Partner is an EEA National
Citizens of the countries of the European Economic Area (EEA) are not subject to UK immigration law, and neither are their family members – instead, their immigration status in the UK is regulated by EEA law. In general, the requirements of EEA law are easier to meet than the requirements of UK law, but you can only benefit from EEA law if your partner is not also a British citizen – the families of dual nationals are subject to UK law.
EEA law doesn’t treat you less favourably if you are in a same sex relationship, but it does make a difference between couples who are married or in a civil partnership, and couples who are merely living together. You have far more rights if you are married or in a civil partnership – if you are living together then you will first of all need to satisfy the Home Office that you are in a ‘durable relationship’. There is no definition of what a durable relationship is, but generally the Home Office will expect you to have lived together for at least two years.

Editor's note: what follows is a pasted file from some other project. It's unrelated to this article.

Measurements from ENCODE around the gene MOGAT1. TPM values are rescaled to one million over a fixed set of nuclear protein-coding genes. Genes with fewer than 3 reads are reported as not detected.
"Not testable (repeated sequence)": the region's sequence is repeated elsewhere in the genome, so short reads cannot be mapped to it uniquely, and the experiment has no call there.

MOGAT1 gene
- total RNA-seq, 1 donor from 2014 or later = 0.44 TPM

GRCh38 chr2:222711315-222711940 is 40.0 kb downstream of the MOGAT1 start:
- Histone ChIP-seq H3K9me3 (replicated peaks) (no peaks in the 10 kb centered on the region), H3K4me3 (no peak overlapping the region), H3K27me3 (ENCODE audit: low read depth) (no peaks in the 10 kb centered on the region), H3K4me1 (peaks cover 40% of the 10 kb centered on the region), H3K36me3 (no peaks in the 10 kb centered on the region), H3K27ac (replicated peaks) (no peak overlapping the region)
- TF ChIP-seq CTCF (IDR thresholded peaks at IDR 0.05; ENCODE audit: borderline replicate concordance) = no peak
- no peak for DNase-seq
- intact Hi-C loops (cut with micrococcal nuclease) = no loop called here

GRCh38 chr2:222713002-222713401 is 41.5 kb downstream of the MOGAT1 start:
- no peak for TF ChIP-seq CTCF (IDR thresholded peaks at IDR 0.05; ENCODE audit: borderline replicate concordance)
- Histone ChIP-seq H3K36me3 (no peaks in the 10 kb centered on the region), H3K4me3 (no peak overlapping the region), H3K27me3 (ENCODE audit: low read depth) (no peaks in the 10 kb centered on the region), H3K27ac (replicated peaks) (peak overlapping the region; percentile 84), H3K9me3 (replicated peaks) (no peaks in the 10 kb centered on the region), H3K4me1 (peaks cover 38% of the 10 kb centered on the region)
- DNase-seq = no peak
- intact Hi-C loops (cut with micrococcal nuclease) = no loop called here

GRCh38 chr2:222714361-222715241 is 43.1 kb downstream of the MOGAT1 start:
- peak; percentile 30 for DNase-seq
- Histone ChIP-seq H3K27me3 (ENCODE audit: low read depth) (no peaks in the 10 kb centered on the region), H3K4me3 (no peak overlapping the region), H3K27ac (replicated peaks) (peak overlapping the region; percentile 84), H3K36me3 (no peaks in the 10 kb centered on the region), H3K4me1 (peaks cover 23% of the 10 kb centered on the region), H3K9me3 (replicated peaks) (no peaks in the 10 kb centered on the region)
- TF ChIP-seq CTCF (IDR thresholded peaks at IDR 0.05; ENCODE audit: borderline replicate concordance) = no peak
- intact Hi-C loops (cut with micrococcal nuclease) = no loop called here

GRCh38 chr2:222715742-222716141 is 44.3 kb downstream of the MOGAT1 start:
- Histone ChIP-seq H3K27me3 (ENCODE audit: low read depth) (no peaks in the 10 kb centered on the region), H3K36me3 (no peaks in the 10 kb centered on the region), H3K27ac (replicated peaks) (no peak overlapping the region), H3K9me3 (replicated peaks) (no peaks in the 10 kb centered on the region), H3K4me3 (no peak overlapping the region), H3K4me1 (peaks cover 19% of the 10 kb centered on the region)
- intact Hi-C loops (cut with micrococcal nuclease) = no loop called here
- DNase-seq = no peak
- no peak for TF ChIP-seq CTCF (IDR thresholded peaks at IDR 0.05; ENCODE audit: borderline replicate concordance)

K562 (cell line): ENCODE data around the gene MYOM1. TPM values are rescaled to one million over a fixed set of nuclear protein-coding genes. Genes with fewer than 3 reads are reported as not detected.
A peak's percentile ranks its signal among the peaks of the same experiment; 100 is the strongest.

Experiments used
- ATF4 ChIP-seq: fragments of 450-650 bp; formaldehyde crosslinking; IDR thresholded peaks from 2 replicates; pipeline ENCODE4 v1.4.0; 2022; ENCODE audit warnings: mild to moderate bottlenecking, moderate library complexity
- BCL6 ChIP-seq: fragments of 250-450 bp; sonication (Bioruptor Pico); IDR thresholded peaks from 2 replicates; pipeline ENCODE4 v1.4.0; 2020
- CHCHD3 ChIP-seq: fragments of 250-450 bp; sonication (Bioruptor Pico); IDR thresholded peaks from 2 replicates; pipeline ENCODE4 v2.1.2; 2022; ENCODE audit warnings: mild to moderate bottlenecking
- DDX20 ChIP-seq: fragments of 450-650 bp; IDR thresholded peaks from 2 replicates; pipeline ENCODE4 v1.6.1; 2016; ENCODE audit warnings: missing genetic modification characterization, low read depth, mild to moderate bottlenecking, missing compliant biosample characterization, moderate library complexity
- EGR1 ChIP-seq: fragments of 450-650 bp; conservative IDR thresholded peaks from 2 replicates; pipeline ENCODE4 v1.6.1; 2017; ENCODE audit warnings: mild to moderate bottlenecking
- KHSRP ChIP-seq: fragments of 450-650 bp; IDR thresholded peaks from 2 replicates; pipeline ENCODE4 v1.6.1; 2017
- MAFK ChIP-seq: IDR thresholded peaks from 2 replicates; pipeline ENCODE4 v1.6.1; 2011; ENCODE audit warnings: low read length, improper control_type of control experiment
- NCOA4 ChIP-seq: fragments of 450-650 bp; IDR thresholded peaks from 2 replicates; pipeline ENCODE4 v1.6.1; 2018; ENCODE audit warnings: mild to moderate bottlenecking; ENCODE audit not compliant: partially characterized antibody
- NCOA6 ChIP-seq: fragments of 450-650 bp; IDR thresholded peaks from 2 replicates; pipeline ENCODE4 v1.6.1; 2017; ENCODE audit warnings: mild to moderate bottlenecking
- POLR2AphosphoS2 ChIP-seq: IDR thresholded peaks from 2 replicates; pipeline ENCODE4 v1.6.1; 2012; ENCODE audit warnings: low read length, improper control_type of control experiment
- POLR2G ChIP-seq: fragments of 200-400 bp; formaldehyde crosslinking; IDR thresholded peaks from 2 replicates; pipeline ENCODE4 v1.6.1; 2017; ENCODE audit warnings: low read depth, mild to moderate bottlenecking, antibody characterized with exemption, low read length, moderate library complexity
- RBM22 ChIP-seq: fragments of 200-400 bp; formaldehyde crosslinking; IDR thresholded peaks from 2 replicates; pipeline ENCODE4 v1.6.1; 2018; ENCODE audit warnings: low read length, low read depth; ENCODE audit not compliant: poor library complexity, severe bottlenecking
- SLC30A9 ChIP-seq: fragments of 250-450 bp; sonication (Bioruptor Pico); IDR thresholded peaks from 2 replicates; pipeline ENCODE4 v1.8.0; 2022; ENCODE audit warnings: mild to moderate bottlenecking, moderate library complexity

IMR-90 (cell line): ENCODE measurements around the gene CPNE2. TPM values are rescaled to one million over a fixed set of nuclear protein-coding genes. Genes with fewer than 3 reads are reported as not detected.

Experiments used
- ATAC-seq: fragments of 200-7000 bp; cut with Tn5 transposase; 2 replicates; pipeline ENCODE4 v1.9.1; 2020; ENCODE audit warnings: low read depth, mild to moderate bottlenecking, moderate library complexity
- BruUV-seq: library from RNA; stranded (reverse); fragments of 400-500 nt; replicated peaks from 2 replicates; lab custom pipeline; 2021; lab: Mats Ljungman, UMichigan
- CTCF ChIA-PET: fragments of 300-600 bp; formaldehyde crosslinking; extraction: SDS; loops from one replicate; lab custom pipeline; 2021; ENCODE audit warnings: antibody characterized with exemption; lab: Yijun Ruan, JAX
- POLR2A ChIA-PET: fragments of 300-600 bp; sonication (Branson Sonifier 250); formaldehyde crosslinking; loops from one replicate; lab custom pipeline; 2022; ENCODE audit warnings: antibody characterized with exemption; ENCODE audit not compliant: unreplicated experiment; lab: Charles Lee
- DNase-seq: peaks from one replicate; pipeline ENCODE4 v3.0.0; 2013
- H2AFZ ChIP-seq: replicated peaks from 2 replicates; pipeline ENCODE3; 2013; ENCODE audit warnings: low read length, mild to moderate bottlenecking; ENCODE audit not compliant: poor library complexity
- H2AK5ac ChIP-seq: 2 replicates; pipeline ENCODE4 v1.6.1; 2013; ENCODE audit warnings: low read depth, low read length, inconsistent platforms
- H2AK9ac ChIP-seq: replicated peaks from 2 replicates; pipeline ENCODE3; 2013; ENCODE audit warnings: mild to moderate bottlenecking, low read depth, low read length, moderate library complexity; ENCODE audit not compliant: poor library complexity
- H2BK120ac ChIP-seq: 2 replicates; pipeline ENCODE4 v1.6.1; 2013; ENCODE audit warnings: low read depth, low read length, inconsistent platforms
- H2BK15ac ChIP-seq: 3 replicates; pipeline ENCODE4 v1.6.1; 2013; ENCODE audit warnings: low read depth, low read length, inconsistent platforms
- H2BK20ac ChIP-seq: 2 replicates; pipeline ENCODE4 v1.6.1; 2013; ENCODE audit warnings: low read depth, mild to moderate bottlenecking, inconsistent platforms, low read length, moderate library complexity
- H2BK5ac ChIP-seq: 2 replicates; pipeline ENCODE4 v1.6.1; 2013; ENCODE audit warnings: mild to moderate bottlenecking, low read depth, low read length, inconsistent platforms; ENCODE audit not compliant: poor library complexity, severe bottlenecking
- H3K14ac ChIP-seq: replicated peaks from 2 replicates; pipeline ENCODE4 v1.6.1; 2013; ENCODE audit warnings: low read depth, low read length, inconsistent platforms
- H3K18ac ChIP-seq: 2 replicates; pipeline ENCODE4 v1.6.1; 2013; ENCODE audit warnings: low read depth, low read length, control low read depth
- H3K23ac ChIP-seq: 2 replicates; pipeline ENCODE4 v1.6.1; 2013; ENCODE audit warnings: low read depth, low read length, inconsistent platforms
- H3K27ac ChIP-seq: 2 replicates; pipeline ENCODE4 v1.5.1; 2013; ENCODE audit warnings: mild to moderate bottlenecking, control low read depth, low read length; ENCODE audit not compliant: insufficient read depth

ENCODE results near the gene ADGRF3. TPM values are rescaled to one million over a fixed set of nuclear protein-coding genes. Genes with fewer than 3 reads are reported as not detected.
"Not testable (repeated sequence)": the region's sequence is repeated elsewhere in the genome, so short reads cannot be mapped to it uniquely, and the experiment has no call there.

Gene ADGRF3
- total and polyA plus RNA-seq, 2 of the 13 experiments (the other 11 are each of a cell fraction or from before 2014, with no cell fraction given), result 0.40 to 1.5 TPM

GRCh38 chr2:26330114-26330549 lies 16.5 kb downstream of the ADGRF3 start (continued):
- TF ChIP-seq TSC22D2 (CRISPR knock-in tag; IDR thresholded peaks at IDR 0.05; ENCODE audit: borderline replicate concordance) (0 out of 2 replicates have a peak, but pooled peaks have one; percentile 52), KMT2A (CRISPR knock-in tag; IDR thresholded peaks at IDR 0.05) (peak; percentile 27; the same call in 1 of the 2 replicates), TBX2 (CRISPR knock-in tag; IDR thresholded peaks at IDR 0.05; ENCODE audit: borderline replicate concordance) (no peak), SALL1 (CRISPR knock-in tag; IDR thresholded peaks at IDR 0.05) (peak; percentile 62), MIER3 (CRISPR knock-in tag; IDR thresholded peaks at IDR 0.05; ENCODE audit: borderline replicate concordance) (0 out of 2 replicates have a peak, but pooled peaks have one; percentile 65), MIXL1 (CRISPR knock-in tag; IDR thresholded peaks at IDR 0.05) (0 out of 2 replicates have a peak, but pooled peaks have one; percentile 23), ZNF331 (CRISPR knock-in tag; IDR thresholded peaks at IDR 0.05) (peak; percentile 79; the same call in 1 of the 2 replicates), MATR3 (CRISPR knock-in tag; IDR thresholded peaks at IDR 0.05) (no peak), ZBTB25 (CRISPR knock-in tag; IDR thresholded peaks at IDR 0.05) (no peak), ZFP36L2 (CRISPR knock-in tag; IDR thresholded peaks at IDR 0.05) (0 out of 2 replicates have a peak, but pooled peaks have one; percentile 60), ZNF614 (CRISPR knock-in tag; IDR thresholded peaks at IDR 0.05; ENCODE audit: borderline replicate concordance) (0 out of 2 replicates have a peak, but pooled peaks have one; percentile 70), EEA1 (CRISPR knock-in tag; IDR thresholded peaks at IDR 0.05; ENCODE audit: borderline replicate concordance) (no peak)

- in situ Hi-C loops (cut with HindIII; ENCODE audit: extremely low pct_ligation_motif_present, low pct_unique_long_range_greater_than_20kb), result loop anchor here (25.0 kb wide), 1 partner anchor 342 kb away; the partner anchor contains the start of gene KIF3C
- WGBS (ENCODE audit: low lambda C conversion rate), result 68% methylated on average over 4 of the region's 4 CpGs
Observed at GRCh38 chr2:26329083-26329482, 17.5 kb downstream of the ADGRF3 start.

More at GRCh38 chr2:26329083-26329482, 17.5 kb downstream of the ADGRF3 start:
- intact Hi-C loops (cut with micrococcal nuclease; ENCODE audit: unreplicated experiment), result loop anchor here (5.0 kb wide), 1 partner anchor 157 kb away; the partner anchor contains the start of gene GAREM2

Under EEA law the status of the EEA citizen is of primary importance, and your EEA partner will generally need to be working, self-employed or studying in the UK. If your partner is not working you will almost certainly not be able to make an application, unless he or she has become ‘settled’ in the UK because of previous work or study.